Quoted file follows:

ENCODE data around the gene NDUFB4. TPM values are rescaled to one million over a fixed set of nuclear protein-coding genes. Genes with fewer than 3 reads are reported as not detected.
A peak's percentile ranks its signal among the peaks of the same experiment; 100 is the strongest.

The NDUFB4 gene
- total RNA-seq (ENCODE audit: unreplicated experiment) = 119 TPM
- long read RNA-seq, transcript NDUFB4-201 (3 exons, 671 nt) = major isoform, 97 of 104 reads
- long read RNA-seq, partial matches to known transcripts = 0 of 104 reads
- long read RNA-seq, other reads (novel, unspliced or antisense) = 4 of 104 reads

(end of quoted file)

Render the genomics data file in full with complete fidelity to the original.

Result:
ENCODE data around the gene NDUFB4. TPM values are rescaled to one million over a fixed set of nuclear protein-coding genes. Genes with fewer than 3 reads are reported as not detected.
A peak's percentile ranks its signal among the peaks of the same experiment; 100 is the strongest.

The NDUFB4 gene
- total RNA-seq (ENCODE audit: unreplicated experiment) = 119 TPM
- long read RNA-seq, transcript NDUFB4-201 (3 exons, 671 nt) = major isoform, 97 of 104 reads
- long read RNA-seq, partial matches to known transcripts = 0 of 104 reads
- long read RNA-seq, other reads (novel, unspliced or antisense) = 4 of 104 reads